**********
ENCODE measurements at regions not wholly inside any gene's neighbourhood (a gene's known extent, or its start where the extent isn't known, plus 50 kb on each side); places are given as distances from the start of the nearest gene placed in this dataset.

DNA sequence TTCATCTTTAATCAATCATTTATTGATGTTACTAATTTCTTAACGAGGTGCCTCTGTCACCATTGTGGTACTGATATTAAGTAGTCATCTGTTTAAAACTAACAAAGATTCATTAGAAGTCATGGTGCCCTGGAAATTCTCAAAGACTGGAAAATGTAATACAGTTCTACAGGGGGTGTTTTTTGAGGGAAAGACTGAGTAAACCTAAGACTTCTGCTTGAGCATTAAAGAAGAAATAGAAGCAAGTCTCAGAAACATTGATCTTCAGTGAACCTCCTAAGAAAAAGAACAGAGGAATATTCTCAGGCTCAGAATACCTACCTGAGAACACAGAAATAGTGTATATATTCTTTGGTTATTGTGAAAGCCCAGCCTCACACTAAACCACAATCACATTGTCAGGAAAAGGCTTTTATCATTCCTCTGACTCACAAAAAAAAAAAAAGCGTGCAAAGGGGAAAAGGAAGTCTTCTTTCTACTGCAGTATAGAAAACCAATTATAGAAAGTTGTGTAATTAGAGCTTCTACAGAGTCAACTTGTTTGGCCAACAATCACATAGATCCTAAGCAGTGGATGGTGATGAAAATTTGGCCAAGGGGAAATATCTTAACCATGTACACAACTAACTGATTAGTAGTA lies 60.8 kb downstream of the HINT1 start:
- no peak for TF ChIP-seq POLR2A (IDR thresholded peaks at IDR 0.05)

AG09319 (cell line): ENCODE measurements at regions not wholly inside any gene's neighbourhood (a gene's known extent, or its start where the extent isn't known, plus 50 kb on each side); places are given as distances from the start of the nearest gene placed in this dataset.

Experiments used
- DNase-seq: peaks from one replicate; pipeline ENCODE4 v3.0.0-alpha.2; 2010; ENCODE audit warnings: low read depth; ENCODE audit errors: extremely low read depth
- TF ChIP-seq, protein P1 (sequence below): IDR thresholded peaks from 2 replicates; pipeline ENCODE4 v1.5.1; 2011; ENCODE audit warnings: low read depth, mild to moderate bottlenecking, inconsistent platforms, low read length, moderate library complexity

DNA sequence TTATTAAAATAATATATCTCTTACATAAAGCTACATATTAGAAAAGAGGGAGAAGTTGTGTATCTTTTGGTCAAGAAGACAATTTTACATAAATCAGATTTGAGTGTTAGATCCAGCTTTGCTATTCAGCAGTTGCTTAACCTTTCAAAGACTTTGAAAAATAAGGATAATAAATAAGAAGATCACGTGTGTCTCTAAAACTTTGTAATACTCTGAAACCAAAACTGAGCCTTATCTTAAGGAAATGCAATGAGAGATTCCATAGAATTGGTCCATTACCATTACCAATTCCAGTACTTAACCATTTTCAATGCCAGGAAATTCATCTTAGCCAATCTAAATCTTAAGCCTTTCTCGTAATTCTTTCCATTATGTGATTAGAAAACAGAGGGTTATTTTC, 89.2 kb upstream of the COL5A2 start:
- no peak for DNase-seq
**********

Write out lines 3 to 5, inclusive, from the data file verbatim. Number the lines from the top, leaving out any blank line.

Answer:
- no peak for TF ChIP-seq POLR2A (IDR thresholded peaks at IDR 0.05)

AG09319 (cell line): ENCODE measurements at regions not wholly inside any gene's neighbourhood (a gene's known extent, or its start where the extent isn't known, plus 50 kb on each side); places are given as distances from the start of the nearest gene placed in this dataset.

Experiments used